Anybody here remember the Stuxnet computer malware? That was the one that pretty nearly put Iran out of the nuclear warfare business for a time when one of its mean little computer worms bollixed Iran’s nuclear enrichment plants.

Well, Stuxnet is old stuff now. There are much more powerful programs that could paralyze any large-scale industry, utility, transportation system, police agency or government function that relies on computer control — and can you think of any of those entities that don’t?

We could do that to any enemy in a hot minute. But the flip side of that is that almost any enemy could do it to us, for we have no monopoly on computer talent. There is only one thing that could protect us against a sudden cyber attack. That is an effective and continually updated cybersecurity system.

Unfortunately, we don’t have one. We could have had it. There was a bill in Congress that would have gone a long way toward achieving that goal, but our friends at the U.S. Chamber of Commerce bleated about the amount of tax money it would take to finance it. Leave it to voluntary action by business itself, they said, as though there were any chance that voluntary spending on something that didn’t turn an immediate cash profit would work, and the Republican bloc in Congress took up their cause. They couldn’t defeat the bill if it came to a vote because it was obviously meeting a real and urgent threat. So they filibustered it to death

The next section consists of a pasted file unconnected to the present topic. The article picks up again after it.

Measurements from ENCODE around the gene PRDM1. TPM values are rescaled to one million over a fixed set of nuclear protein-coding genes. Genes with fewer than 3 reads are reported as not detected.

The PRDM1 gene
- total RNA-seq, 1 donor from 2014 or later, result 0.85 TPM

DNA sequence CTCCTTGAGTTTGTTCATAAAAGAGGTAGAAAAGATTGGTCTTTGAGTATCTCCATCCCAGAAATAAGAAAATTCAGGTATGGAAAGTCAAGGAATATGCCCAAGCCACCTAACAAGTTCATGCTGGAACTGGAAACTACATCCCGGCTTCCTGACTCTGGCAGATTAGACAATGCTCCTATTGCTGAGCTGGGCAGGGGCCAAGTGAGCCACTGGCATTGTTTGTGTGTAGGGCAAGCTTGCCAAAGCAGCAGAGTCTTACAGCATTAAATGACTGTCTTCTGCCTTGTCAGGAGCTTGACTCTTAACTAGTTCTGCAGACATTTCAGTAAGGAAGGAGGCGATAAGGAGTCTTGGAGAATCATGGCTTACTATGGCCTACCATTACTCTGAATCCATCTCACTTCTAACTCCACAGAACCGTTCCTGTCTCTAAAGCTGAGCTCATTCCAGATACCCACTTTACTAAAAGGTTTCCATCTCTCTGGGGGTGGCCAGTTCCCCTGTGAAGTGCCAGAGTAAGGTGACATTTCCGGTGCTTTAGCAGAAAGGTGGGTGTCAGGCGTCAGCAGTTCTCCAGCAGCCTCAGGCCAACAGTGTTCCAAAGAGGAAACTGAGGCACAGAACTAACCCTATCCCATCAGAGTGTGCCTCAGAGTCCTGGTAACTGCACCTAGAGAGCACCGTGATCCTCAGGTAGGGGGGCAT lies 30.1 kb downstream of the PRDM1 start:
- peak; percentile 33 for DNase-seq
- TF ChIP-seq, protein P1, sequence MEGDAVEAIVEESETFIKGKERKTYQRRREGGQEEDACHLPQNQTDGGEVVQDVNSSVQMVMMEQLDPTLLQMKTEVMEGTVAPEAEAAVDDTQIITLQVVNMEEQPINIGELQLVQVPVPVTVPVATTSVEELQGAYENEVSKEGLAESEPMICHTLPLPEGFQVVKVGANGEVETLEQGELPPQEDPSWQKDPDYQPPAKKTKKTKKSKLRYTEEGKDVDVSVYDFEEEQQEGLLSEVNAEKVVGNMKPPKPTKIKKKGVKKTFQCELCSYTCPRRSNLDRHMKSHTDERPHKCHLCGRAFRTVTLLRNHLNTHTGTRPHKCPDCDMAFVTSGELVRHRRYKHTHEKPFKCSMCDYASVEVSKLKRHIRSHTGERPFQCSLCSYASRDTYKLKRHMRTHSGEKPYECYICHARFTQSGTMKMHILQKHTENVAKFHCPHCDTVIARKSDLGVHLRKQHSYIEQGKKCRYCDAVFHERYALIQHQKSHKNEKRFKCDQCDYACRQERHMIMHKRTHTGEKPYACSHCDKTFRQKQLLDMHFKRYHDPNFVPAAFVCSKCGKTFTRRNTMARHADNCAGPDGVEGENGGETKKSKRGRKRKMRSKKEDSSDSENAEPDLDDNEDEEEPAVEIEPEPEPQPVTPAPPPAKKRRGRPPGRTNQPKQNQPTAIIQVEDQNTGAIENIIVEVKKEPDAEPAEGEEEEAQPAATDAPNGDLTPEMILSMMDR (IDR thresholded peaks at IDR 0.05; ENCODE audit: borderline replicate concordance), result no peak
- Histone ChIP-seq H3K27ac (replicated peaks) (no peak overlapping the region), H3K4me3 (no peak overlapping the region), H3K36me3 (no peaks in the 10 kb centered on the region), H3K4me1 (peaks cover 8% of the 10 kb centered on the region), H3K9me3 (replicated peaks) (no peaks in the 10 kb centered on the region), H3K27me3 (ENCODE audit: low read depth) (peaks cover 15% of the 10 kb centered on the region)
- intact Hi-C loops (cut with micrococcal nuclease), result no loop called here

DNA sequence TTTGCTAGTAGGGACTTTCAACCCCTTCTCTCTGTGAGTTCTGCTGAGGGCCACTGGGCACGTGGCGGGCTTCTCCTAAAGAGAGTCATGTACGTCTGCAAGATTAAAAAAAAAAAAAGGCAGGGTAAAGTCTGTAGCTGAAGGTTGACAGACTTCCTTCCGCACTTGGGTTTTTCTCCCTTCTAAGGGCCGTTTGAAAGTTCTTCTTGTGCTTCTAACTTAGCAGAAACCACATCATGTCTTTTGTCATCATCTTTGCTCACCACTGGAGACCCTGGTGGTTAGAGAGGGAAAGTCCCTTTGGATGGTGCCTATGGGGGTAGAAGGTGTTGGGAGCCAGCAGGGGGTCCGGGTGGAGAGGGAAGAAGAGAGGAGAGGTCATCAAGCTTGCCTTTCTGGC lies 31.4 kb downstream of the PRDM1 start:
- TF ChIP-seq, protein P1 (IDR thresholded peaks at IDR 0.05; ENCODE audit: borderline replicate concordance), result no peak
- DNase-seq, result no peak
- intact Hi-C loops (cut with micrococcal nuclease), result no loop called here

So here’s to the Greedy Old Party, always ready to put profits ahead of patriotism.

They do a great job for their masters, that top 1%. But can any one tell me a reason why anyone earning less than, say, half a million dollars a year should vote for them?

Art by Paul Soderholm

That headline, of course, is meant to be sarcastic. You see, we do have a problem. Our Ma Dell upright created it, all by itself, and all of the wizardry of our ordinarily undefeatable Guru, Dick Smith, has been unable to it restore it to civilized behavior. So please tell me (and Dick). Have you ever had this particular trouble with a computer? If so, what did you do about it?

First it goes on nicely writing down my well-chosen words. Then, when I switch to another file, it flashes a blood-red sign in my face that starts with the threats, saying something like, “You get out of this file or we’ll make you wish you had! This file is reserved for Frederik Pohl to work on, so you leave it at once. Exit this file now!”